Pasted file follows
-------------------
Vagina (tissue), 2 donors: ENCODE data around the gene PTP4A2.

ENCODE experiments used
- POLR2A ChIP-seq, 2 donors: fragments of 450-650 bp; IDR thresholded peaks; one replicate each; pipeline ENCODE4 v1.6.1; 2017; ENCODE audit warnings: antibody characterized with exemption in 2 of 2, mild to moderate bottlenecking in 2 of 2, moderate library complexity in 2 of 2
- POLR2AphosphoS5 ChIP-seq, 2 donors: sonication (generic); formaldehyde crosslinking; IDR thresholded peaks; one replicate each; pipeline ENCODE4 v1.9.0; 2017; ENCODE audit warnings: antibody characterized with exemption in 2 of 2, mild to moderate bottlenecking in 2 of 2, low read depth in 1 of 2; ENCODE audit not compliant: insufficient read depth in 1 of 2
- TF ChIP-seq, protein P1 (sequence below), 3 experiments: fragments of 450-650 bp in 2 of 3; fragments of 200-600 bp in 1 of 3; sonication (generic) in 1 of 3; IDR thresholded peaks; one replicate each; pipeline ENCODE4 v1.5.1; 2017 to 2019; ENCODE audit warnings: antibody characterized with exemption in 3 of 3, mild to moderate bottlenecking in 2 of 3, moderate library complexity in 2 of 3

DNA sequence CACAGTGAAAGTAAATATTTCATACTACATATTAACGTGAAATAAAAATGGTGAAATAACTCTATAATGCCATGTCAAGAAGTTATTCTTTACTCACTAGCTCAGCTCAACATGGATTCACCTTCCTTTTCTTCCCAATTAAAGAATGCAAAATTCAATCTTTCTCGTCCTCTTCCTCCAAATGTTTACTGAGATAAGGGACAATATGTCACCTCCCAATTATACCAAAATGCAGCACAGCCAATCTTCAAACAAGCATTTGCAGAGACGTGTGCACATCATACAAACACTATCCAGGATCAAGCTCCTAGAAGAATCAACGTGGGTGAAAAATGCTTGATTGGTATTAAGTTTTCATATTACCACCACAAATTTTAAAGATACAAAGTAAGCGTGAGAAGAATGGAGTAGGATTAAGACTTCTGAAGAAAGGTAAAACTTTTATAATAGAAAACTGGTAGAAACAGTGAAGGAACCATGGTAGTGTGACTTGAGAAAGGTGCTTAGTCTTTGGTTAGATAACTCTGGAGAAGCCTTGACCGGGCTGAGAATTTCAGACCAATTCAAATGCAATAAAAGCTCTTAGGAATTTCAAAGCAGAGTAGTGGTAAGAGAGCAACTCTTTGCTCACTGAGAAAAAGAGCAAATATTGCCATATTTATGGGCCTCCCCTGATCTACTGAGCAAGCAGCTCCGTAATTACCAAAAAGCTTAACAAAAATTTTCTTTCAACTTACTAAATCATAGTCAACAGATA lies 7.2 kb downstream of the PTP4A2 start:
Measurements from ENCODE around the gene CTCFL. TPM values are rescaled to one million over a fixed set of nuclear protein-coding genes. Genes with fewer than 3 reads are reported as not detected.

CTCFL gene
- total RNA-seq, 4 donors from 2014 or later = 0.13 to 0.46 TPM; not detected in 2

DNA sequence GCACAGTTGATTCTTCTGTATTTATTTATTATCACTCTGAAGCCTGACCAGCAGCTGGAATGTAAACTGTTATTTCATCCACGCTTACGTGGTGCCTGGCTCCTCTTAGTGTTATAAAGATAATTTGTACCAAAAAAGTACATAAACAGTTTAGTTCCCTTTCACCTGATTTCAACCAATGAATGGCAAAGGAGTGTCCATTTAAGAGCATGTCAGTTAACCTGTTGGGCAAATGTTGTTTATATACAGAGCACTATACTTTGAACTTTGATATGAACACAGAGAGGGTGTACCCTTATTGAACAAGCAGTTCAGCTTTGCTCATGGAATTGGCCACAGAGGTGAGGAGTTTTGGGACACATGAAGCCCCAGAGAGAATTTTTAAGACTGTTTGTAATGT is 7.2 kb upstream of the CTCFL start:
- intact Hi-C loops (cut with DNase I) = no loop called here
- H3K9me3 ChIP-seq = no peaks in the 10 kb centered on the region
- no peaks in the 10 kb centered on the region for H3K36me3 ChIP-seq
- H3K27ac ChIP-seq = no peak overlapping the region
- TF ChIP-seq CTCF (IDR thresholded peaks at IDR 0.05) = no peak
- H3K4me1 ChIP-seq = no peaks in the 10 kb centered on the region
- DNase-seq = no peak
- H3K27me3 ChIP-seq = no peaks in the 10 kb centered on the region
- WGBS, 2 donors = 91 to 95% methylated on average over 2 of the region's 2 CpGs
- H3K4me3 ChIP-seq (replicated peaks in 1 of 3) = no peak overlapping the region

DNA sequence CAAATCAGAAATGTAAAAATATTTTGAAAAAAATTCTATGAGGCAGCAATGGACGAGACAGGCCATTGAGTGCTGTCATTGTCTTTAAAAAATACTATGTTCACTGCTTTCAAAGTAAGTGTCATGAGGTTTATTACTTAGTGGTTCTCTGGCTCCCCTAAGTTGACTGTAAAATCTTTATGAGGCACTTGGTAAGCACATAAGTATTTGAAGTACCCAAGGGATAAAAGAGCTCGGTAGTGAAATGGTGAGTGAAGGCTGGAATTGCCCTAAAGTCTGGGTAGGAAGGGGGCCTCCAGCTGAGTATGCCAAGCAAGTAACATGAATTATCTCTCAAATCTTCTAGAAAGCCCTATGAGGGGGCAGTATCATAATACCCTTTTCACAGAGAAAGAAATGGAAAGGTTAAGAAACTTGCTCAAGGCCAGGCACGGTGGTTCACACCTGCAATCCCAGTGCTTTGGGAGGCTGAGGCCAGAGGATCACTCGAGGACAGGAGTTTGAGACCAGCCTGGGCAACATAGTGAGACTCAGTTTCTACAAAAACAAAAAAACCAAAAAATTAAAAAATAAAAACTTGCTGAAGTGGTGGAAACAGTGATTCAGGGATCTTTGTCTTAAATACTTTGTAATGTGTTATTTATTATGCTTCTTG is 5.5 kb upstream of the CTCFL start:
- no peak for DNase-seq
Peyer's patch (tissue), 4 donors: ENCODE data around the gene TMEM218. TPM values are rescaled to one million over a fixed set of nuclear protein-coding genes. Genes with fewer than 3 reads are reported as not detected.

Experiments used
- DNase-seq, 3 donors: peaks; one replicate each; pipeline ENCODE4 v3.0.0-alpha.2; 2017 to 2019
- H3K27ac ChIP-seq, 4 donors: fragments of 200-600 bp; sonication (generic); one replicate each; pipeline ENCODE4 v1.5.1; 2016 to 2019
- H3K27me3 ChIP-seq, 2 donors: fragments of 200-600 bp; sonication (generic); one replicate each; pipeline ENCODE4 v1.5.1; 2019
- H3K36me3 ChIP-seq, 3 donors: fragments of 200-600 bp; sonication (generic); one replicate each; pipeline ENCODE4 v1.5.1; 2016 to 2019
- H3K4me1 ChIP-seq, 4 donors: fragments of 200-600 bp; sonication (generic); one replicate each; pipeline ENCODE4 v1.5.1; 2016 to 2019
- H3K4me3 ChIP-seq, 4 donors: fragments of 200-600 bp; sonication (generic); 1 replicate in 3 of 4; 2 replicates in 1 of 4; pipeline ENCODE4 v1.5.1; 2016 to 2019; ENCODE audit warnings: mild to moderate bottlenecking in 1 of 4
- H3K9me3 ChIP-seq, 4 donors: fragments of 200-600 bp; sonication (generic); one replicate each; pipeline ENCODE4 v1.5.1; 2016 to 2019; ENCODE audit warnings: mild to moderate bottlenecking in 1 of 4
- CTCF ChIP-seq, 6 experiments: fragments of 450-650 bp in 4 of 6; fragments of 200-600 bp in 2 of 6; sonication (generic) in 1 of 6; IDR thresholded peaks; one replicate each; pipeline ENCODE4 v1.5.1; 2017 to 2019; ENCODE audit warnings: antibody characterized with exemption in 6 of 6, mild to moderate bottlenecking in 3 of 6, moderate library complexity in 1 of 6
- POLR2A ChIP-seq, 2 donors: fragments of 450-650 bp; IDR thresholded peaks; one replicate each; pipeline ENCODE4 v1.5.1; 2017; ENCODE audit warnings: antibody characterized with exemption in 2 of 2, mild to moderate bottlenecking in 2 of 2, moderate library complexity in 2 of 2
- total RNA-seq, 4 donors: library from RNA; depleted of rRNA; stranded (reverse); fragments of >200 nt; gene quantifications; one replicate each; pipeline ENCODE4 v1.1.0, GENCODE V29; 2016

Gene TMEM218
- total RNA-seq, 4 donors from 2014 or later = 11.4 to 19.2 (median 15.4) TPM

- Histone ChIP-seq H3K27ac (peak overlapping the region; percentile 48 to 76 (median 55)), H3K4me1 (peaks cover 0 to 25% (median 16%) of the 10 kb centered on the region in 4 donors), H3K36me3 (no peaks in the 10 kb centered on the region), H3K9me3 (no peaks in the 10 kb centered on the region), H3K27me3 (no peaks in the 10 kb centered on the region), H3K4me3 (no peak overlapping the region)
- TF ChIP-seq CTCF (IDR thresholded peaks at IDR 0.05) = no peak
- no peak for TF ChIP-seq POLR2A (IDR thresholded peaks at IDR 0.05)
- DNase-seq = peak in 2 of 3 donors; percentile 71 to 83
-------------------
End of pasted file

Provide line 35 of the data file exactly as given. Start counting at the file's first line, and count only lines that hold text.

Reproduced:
Gene TMEM218